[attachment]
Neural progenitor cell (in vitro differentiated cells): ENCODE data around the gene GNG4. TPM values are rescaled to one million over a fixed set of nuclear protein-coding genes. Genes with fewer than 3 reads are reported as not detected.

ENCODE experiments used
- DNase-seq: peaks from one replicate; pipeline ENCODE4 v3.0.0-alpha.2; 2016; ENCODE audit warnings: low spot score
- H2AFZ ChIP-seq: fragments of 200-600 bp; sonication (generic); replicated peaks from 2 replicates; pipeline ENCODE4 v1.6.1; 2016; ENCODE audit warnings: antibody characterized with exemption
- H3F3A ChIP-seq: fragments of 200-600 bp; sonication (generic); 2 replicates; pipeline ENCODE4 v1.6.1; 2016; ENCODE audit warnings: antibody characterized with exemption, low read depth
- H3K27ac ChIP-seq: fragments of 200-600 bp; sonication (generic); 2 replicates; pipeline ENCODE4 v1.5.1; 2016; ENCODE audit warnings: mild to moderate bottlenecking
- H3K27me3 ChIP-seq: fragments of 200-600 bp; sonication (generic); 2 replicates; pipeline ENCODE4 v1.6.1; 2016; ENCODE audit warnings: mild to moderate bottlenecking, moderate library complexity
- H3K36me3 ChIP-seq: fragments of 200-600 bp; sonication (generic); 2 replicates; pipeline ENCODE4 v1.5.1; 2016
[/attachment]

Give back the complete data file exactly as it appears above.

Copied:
Neural progenitor cell (in vitro differentiated cells): ENCODE data around the gene GNG4. TPM values are rescaled to one million over a fixed set of nuclear protein-coding genes. Genes with fewer than 3 reads are reported as not detected.

ENCODE experiments used
- DNase-seq: peaks from one replicate; pipeline ENCODE4 v3.0.0-alpha.2; 2016; ENCODE audit warnings: low spot score
- H2AFZ ChIP-seq: fragments of 200-600 bp; sonication (generic); replicated peaks from 2 replicates; pipeline ENCODE4 v1.6.1; 2016; ENCODE audit warnings: antibody characterized with exemption
- H3F3A ChIP-seq: fragments of 200-600 bp; sonication (generic); 2 replicates; pipeline ENCODE4 v1.6.1; 2016; ENCODE audit warnings: antibody characterized with exemption, low read depth
- H3K27ac ChIP-seq: fragments of 200-600 bp; sonication (generic); 2 replicates; pipeline ENCODE4 v1.5.1; 2016; ENCODE audit warnings: mild to moderate bottlenecking
- H3K27me3 ChIP-seq: fragments of 200-600 bp; sonication (generic); 2 replicates; pipeline ENCODE4 v1.6.1; 2016; ENCODE audit warnings: mild to moderate bottlenecking, moderate library complexity
- H3K36me3 ChIP-seq: fragments of 200-600 bp; sonication (generic); 2 replicates; pipeline ENCODE4 v1.5.1; 2016